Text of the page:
Memories vivid for Reynoldsburg veteran

Memories vivid for Reynoldsburg veteran

As Japanese planes flew over Pearl Harbor on Dec. 7, 1941, Louis Sebastian didn't want to get out of bed.

Sleeping aboard Yard Oiler 21, a fueling ship, he had gotten to bed less than three hours before.

Sebastian, 24 years old at the time, had gone out with others the previous night to go to around to the aircraft carriers and ask for food because they didn't have any aboard their ship.

"Anything we wanted, they'd give us," said the Reynoldsburg resident, now 90.

They got to bed at 5 a.m. The attack happened at 7:59 a.m. His brother, Andy, rushed in, trying to wake him.

"I told him to leave me alone, and I told him if he didn't, I was going to throw him overboard," he said.

Another friend tried to rouse the sleepy Louis without luck.

"My brother came back again, and that's when I knew we were at war," he said. "I looked at the Arizona and saw black smoke. It was terrible," he said. "A lot of nice young kids got buried that day."

The crew was ordered to go alongside the California, he recalled.

"We went alongside of her for three days and three nights, pumping water and oil off of it," he said. "We had to do it."

Sebastian said the only reason he was even at Pearl Harbor was to be with his brother. After boot camp, he asked the Navy to send him to Hawaii so the siblings could be reunited.

He said there were 16 ships at Pearl Harbor that awful morning.

"They all had a torpedo in them," he said.

And he vividly remembers the American counterattack.

"We had a lot of guys on machine guns, shooting. They shot a lot of planes down. We could have shot more down," he said.

As for the American planes, many of them didn't survive the attack.

"Our planes were all in line and a lot of them were destroyed on the ground. I don't know why they put them in line," he said. A

nd he said death was the furthest thing from his mind.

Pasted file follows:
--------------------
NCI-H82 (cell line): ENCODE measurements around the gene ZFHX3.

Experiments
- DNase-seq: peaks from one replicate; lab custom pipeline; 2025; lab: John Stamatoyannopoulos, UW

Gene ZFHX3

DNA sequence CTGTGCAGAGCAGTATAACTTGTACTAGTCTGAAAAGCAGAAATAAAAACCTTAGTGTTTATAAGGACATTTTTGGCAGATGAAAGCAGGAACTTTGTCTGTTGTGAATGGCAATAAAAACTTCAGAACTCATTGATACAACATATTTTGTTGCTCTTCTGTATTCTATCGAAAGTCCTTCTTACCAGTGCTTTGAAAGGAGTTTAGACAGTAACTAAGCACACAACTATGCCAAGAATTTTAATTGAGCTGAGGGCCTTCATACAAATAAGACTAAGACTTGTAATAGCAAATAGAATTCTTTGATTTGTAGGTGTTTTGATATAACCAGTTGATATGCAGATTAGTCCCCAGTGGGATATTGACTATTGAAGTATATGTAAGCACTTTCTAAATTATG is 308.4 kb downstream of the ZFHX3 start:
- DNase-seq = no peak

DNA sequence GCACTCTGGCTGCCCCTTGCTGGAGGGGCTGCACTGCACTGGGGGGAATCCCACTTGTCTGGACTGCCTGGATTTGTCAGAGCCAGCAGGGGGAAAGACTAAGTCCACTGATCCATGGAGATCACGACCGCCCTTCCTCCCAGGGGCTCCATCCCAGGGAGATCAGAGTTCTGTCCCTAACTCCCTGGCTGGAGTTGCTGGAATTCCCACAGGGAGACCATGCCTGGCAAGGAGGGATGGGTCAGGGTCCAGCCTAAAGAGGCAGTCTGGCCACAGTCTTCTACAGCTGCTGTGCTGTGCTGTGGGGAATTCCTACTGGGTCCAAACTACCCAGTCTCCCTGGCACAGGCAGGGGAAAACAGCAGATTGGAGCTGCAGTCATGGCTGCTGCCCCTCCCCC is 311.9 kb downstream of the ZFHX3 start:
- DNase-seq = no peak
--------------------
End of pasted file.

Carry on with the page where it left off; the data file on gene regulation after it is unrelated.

"There was no such thing of being scared of death," he said. "All we tried to do is see who we could save."

Sebastian said his brother would go out and be gone for four to five hours, rescuing people and then come back and work on the California. They just kept fighting to keep the ship from sinking, he said.

Three men worked under the ship to make temporary repairs --"Anything to keep it afloat." And keep it afloat they did.

Three months later, the California would fight in battle again. Sebastian lost one friend, Walt, in the attack.

Talking about his experiences 66 years after the attack on Pearl Harbor, Sebastian couldn't recall Walt's last name, but said he was from Elyria just like the Sebastian brothers and was a schoolmate of Andy's.

Walt died aboard the Oklahoma when it was bombed.

"It was upside down in the water. The men in there couldn't do anything about it," Sebastian said.

He is emotional to this day about the attack. "It was terrible; 1,100 boys died, all young people. They just got out of high school," he said, his voice quivering.

"When you see something like that, you never forget it. It stays with you forever."

And he has never forgotten.

Jenny Walsh, director of the Reynoldsburg Senior Center, said she used to see Sebastian there often.

"He used to work at Kroger after he retired to go to Pearl Harbor reunions," she said. "He worked there to pay for the expense of traveling. He went to the 50th anniversary and kept going back every five years.

"He's a very kind person," she said. "Any war shapes a man. They realize they're lucky to be here, and they make the most out of their lives."

Sebastian spent five years, seven months and 14 days in the Navy. He then left the Navy, was married and worked at a Dodge plant in Detroit, making foot pedals and brakes.

He then ended up working at the Cleveland Plain Dealer as a printer. Sebastian had a daughter, Barbara. When she was married, Sebastian and his wife, Margaret, moved to Reynoldsburg in 1981 to be closer to her.

Sebastian recalled the 65th Pearl Harbor anniversary aboard the Arizona, now a memorial.

He said he met a Japanese man who had been one of the bombers that fateful morning. He was with his two daughters, who translated his discussion with Sebastian.

"He was a Japanese pilot. He said he didn't want to do it, but if he didn't, they would have shot him," Sebastian said.

He remembers the conversation as being very emotional.

"I forgave him," he said. "He didn't know what he was doing. It was bomb or die. So he bombed."

But that wasn't the only intense experience Sebastian had aboard the memorial:

"Every time I go aboard the Arizona, I hear the boys say, 'get off me.' They're telling me to get off them. You get off with tears in your eyes.

"Somebody talks to you about it, you come to tears thinking about all the boys that died," he said."I just want to tell it like it was."

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